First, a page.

Rwanda: City Public Transporters to Get 6-Months Contract Extension

The city of Kigali together with other stakeholders are considering an extension of contracts of the three companies that operate public transport across the city for another six months.

In a phone interview, Jean d'Amour Rwunguko the Acting City Engineer, confirmed that the city with other stakeholders are considering, the extension of the current contracts.

"We are still in negotiations with Rwanda Utilities Regulatory Authority together with other relevant bodies to see the tenures of the three players extended for a period of six months" he said.

The three companies; Kigali Bus Services (KBS), Royal Express, and Rwanda Federation of Transport Cooperative (RFTC) first won the tender to operate public transport service in Kigali for five years back in August 2013, each with dedicated specific routes.

Rwunguko added that they were extending the contracts to allow room to feed in the findings gathered during the year-long Road Restructuring Study into terms of references for the new contracts.

The six month period will not only help them work on terms of reference for the new contracts but it would also help to launch and manage the bidding process.

The Road Restructuring Study was launched in 2018 to find out challenges and solutions that can be applied, especially on issues like convenience, new routes and the fleet size.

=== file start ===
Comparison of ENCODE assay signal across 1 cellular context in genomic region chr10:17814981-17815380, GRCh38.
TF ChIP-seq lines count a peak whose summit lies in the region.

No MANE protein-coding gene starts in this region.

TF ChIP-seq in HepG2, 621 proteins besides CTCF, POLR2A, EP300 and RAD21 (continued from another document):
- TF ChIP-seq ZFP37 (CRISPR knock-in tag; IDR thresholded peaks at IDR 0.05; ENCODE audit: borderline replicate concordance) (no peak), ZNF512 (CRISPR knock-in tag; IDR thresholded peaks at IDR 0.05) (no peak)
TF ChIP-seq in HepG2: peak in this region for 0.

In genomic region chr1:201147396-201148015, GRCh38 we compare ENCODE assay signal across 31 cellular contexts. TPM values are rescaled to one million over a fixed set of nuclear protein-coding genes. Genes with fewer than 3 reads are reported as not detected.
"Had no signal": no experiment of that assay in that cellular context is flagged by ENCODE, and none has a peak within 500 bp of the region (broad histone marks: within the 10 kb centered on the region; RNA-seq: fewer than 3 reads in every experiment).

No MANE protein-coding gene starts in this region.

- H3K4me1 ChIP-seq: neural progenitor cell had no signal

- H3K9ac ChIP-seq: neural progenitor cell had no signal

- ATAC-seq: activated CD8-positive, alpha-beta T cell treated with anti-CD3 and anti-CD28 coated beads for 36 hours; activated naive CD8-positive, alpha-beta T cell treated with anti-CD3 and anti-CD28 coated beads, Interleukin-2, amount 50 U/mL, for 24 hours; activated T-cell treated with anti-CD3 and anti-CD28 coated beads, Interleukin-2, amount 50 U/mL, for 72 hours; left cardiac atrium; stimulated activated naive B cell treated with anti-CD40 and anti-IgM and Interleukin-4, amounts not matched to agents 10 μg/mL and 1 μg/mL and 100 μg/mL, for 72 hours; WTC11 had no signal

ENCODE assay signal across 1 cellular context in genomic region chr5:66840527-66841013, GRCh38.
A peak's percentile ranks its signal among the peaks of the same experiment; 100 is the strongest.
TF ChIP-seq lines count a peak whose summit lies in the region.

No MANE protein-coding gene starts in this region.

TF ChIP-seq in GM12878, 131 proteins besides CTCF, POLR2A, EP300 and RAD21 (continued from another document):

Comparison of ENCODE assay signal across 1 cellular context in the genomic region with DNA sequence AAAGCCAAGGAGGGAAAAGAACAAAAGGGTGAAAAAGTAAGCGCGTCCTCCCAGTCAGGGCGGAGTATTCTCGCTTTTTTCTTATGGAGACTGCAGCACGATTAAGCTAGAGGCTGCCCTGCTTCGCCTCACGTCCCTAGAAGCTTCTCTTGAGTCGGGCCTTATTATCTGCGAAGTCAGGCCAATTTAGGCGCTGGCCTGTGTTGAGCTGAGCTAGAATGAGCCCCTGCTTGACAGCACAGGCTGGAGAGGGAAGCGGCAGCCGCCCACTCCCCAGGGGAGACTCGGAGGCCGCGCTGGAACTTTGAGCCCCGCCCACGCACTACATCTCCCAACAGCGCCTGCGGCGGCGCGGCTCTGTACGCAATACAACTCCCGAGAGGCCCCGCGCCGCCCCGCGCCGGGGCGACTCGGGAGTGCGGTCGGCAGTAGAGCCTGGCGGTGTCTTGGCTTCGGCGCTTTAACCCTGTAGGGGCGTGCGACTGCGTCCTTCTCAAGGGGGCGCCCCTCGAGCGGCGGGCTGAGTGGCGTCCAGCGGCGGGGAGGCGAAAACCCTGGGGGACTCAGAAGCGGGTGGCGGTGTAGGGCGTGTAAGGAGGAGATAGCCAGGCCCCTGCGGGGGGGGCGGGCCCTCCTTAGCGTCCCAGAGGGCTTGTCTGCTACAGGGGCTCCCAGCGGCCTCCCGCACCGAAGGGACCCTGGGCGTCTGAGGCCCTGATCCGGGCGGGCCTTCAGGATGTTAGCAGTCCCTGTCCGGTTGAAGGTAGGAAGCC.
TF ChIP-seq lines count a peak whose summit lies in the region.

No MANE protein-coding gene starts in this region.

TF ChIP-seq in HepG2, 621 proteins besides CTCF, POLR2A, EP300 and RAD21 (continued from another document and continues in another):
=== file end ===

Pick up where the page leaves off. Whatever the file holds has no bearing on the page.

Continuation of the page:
Bishop Kahangire, the Operations Manager of Rwanda Federation of Transport Co-operatives said the length of the contract should be increased from five years to at least 15 or 20 years.

He said that would make it easy for them to buy more buses, increasing the fleet size, and this will have a huge impact on convenience.

"The federation doesn't have enough capital to buy new buses, so this forces us to go for loans and most of them carry a repayment period of more than five years," he added.

On the challenge of long queues at bus stops, Kahangire said that it was not a shortage of buses but a result of insufficient roads with designated bus lanes, which slows the turnaround time for buses leading to long queues at the bus stop.

He added that the authorities need to look into the issue because sharing the narrow roads during the rush-hour with small cars was negatively affecting their service delivery.

Kahangire, said that for them, they have been working on the issue by introducing 70-seater buses replacing 30 seaters to scale up the uptake of passengers while reducing traffic.

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